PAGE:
12/4 Hall of Fame

My Hall of Fame ballot arrived Friday, and it always prompts some interesting discussions. Just wanted to see how fans feel about some of the candidates. I’ve already checked Andre Dawson (and have every year he’s been on the ballot) so that’s one.

What do you think about Jack Morris? How about Bert Blyleven, Don Mattingly, Mark McGwire, Alan Trammell and Lee Smith?

Here are some of the first-time candidates: Roberto Alomar, Andres Galarraga, Eric Karros, Barry Larkin, Edgar Martinez, Fred McGriff, and Robin Ventura.

– Carrie Muskat

6 Comments

Andre Dawson, Don Mattingly, Alan Tremmell and Lee Smith Yes. Mark McGwire? No, No, No!

They all are worthy, but I feel that we can’t vote everyone in. Lee Smith is a definate, but Mark McGwire should be left out. He got his numbers by cheating and in th old days, all the sluggers had to do this by working hard and doing it on their own talent. Inhancements are wrong and the hall has no room for those people.

Barry Larkin and Roberto Alomar are also deserving…

Here’s my take of the 6 in question, in order of preference.

1. Jack Morris. Yes.Absolutely should be in. Winningest pitcher in the majors for the 80s and the anchor of 3 championship teams. Long over due.

2 . Bert Blyleven. Yes. While I don’t believe stats should ever be the final say, 287 wins and 3700+ strikeouts says a lot.

3. Lee Smith. No. Tough to say for a former Cub, and one who retired as the all time leader in a major statistical category. But he was really more of a stats accumulator and not a dominant closer.

4. Alan Trammel. No. Would be a first ballot for the “hall of very good” but just wasn’t great enough for the hall of fame.

5. Don Mattingly. No. See Trammel. Good stats but not good enough and played on some bad teams. If he gets in, time to think about Grace and Buckner getting in, too.

6. Mark McGuire.No. Not just as a punishment for the steroids. But you have to assume (1) he did take steroids and (2) his power number were inflated because of them. Considering he was a one dimensional player and that one dimension was greatly added by the drugs, its very hard to justify putting him in. Without the drugs, he’s basically Dave Kingman. Not even close to a hall of famer.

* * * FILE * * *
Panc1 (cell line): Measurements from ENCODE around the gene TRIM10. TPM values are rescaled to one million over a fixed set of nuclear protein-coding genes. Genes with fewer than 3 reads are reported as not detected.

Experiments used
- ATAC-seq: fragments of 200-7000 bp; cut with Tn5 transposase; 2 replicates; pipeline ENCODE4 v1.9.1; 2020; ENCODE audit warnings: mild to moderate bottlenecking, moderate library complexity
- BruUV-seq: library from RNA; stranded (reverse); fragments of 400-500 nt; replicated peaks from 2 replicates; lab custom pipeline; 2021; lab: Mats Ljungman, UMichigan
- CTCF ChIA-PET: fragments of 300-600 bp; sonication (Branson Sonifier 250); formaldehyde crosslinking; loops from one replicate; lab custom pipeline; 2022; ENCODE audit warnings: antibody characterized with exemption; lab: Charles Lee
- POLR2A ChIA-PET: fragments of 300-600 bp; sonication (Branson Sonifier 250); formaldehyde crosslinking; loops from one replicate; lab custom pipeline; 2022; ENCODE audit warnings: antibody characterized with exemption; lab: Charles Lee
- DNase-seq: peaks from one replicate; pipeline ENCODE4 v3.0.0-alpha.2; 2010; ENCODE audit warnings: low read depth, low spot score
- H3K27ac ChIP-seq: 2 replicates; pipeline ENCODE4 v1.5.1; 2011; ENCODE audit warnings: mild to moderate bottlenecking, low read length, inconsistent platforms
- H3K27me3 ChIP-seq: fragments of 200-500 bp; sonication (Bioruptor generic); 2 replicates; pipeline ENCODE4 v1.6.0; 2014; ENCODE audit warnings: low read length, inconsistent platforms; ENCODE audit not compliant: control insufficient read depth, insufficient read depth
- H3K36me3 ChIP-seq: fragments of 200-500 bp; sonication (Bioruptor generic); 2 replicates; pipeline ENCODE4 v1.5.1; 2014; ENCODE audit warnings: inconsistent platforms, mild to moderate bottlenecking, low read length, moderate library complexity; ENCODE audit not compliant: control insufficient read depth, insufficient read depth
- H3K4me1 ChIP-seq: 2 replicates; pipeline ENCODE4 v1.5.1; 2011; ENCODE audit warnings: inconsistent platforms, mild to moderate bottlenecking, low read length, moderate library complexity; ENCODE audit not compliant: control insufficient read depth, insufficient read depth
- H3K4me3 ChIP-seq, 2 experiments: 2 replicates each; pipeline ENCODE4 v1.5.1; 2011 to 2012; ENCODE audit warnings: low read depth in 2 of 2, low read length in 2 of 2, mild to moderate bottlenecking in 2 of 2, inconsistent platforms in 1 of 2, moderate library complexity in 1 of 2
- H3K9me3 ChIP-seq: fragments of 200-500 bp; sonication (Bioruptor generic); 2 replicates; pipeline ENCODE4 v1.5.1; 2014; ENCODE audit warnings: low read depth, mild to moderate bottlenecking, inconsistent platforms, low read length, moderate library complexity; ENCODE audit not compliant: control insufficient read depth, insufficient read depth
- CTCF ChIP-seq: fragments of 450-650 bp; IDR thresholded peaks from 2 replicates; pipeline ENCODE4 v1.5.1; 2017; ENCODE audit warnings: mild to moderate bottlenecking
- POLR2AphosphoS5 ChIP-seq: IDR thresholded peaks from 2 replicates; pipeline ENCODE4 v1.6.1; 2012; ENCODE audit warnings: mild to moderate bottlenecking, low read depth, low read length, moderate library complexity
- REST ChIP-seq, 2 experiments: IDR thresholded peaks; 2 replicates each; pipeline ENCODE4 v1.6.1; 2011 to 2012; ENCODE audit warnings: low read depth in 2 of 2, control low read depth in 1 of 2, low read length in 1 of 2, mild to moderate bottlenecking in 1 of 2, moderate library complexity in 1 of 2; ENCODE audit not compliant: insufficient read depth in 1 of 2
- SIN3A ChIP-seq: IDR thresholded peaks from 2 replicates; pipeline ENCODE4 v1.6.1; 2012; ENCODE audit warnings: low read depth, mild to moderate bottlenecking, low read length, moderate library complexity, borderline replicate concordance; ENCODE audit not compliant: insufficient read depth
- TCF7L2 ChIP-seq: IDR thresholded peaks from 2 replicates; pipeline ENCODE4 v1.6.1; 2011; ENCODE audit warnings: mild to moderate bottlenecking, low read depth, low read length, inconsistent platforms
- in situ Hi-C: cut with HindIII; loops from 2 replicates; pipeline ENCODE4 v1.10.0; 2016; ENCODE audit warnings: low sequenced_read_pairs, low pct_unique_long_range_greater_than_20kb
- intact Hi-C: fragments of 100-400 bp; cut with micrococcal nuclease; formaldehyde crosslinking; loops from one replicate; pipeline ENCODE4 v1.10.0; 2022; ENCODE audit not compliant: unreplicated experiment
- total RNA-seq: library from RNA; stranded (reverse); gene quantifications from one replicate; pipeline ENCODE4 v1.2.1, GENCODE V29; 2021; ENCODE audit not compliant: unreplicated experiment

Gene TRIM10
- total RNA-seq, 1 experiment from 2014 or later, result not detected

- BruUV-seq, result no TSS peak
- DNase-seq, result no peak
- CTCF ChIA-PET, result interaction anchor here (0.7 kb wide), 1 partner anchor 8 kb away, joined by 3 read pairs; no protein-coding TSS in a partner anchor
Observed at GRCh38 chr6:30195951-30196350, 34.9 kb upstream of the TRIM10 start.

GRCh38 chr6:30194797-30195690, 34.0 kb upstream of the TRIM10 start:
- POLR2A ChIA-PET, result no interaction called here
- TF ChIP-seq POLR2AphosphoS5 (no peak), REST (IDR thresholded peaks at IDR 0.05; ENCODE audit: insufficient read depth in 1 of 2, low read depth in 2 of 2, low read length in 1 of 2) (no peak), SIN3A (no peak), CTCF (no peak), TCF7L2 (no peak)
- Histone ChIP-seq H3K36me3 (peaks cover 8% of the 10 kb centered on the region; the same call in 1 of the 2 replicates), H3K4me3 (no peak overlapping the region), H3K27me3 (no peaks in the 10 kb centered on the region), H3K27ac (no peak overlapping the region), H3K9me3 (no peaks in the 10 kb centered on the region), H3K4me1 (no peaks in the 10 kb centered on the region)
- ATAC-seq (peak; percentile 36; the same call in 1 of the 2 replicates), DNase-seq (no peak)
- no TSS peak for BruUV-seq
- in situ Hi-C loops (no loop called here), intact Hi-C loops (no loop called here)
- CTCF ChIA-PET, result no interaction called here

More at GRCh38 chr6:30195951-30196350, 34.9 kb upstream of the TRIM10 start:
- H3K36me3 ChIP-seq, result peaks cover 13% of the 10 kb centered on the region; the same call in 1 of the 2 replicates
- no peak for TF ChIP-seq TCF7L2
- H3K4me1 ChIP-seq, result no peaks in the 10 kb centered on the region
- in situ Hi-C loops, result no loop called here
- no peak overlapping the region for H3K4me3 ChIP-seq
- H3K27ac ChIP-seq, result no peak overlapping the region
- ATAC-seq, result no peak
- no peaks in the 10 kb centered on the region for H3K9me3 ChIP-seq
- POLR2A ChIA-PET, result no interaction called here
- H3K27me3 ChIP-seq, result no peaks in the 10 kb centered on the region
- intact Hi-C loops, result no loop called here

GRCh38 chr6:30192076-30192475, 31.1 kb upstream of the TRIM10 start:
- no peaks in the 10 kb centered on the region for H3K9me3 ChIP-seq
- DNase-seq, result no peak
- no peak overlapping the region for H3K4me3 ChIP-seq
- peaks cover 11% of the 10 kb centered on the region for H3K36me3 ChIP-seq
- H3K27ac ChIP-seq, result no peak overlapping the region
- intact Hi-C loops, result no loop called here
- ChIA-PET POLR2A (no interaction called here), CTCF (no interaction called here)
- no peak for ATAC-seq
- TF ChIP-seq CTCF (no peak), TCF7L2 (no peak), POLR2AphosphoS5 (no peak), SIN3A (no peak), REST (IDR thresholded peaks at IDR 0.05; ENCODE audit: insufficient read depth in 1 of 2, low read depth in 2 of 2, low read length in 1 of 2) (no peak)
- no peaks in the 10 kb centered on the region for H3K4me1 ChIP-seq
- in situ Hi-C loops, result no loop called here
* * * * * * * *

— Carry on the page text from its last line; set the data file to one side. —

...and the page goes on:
Of the newbies, Larkin and Alomar are worthy but not as first ballot entries.

I think Dawson’s time long has come, so he would be on my ballot. I also think Lee Smith has waited enough years that his induction should come this year.

I can support Alomar getting in this year. He was a great player — except for that moment of stupidity when he spit at the ump.

My picks would be Andre Dawson, Bert Blyleven, Roberto Alomar and Lee Smith. While an argument can be made for Morris I’ll wait until next year for him. McGwire is, as was noted by someone else previously, a one dimensional player. I don’t buy all of the self righteous moaning about his alleged cheating – he didn’t violate any MLB rules and hasn’t been proven to have violated any state or federal laws. No one has the ability to quantify how much any alleged steroid use might have affected his hitting and anyone who believes that Ty Cobb, Tris Speaker, or a substantial number of other old timers would not have used steroids, if they ever heard of them, is not playing with a full deck. They used what was available, sharpened spikes, loaded bats, spit balls, gum on the hands, etc., anything to gain an advantage because they were competitors and wanted to win.

The remaining players were better than average players, but I put them in the category of very good, not Hall of Fame caliber.

Robby Alomar was the best defensive second baseman of his era — maybe ever — and there were years where he was hands-down the best all-around player in baseball. The umpire incident was unfortunate, but he and the ump resolved that long ago — and if they can, we can. Put him in the Hall. Dawson too.
I understand the argument for Blyleven (though not convinced he belongs), but Smith? Dluth2 has it right: just stats, and overrated stats besides.
The rest? Thank you — seriously, thank you — for playing our game.

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